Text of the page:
March 3, 2005 -- President Bush's proposed budget for the coming fiscal year asks for a $2.8 million increase in funding to the Occupational Safety and Health Administration (OSHA). The fact that OSHA's getting more funding, while many agencies are getting less, seems to be a vote of confidence from Bush. Nevertheless, OSHA says, that increase just covers inflation, and employers shouldn't expect more inspections in the coming year.

The proposed $467 million budget has a few changes business owners should note. It will fund 37,700 workplace inspections during fiscal 2006 (that's about on par with the current year). It will give a bit more money, $1 million total, to states that run their own OSHA programs, meant for compliance assistance, training, and outreach. It will also eliminate the Susan Harwood training grants programs, which frees up $10.2 million. OSHA's explanation is that there are many successful training programs that achieve similar goals.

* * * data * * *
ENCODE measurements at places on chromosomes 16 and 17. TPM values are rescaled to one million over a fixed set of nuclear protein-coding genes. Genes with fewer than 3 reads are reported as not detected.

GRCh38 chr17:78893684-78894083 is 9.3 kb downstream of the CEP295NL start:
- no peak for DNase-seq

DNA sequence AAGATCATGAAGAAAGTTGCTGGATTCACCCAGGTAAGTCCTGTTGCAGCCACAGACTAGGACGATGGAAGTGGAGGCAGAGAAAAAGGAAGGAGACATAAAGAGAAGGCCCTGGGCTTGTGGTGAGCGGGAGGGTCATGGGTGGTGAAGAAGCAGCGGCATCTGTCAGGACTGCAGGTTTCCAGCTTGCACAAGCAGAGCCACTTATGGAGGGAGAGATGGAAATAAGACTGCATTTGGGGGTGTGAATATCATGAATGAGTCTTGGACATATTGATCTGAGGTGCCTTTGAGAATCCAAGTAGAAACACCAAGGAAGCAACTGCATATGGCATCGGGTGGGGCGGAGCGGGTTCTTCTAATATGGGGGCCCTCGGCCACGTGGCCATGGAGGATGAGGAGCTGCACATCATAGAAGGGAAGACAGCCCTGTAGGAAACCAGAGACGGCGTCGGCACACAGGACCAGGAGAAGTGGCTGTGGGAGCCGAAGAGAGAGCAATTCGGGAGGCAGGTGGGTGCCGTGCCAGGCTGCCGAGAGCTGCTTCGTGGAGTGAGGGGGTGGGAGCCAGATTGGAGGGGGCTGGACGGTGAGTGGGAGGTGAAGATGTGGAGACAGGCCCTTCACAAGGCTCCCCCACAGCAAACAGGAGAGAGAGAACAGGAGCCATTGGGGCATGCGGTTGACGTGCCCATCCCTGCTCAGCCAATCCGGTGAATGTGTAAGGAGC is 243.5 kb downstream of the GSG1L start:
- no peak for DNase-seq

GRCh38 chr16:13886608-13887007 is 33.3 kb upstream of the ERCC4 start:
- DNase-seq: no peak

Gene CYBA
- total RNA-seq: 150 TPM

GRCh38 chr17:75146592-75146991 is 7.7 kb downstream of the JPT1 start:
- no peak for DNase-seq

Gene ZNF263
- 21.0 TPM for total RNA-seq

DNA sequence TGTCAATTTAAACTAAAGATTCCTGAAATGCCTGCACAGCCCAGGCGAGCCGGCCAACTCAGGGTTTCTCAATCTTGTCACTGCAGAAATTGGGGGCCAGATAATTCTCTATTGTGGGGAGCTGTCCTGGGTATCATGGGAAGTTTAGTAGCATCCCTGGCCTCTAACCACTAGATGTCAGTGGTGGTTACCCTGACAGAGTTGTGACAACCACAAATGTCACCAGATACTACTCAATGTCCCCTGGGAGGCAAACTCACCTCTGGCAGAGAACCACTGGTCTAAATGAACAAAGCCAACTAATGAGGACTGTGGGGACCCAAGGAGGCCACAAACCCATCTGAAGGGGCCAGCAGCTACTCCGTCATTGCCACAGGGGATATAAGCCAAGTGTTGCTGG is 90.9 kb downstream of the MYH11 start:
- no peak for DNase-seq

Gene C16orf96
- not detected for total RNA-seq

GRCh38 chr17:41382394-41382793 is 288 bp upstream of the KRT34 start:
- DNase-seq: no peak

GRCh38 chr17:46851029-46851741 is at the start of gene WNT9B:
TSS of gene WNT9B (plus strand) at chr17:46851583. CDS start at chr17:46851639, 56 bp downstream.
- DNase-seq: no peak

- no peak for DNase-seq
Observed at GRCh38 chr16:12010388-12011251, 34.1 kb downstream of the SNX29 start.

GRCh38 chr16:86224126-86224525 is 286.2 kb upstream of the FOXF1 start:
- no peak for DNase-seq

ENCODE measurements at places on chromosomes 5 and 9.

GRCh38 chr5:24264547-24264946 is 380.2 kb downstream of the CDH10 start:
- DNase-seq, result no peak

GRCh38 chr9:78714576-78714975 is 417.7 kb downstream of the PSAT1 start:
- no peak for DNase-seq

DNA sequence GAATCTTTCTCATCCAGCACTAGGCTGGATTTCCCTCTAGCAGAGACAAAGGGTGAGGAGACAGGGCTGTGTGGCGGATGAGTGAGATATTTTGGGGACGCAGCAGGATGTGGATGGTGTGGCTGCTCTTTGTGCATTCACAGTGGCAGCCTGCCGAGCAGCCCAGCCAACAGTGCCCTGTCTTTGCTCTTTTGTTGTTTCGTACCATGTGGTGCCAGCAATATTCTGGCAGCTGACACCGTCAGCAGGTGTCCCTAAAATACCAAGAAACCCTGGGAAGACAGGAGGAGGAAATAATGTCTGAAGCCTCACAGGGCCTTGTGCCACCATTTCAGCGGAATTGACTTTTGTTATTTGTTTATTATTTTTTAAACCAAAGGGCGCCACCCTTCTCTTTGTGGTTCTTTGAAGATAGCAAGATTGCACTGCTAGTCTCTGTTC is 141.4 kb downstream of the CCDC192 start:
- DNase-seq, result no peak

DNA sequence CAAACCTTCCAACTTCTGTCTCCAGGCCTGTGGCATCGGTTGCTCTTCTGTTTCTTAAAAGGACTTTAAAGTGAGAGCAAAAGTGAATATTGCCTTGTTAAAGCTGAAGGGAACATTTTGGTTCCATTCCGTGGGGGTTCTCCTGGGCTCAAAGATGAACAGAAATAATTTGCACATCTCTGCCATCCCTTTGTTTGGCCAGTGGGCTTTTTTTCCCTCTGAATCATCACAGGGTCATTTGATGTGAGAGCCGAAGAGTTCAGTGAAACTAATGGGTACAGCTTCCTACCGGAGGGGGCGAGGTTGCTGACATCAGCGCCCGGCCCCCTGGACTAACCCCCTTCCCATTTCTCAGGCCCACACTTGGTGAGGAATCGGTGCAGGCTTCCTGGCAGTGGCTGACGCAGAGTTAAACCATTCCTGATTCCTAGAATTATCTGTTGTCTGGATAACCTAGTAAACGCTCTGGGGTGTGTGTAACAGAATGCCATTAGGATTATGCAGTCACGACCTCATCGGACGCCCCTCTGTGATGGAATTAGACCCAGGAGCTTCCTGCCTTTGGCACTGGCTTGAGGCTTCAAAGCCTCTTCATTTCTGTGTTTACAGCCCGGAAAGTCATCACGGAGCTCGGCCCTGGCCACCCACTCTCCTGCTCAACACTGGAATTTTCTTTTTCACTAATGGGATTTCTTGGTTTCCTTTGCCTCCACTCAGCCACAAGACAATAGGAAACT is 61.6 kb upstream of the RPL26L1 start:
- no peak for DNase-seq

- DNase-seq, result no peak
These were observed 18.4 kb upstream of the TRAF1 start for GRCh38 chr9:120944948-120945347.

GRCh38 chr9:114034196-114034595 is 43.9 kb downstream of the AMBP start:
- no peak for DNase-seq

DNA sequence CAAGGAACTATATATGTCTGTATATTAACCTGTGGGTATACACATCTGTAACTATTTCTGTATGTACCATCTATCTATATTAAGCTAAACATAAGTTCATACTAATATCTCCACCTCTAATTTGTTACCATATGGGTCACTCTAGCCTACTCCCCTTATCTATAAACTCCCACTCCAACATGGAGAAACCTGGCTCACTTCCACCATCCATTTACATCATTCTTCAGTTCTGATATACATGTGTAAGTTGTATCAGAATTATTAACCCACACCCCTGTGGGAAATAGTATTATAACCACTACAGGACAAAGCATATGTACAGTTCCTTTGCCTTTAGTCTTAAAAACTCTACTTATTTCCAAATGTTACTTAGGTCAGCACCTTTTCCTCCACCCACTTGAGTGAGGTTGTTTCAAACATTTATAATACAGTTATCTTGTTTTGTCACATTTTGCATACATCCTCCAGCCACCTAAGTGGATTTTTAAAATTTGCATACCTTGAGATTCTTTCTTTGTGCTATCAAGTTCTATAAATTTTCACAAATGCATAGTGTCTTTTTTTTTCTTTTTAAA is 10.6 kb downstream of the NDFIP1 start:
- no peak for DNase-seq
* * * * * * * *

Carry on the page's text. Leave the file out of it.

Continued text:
The overall thrust of OSHA under Bush has been to push voluntary compliance--OSHA working with businesses and asking them to contact it about safety concerns, rather than springing surprise inspections on them. It's been a policy that businesses seem pleased with, and it's likely this approach will hold in the new fiscal year.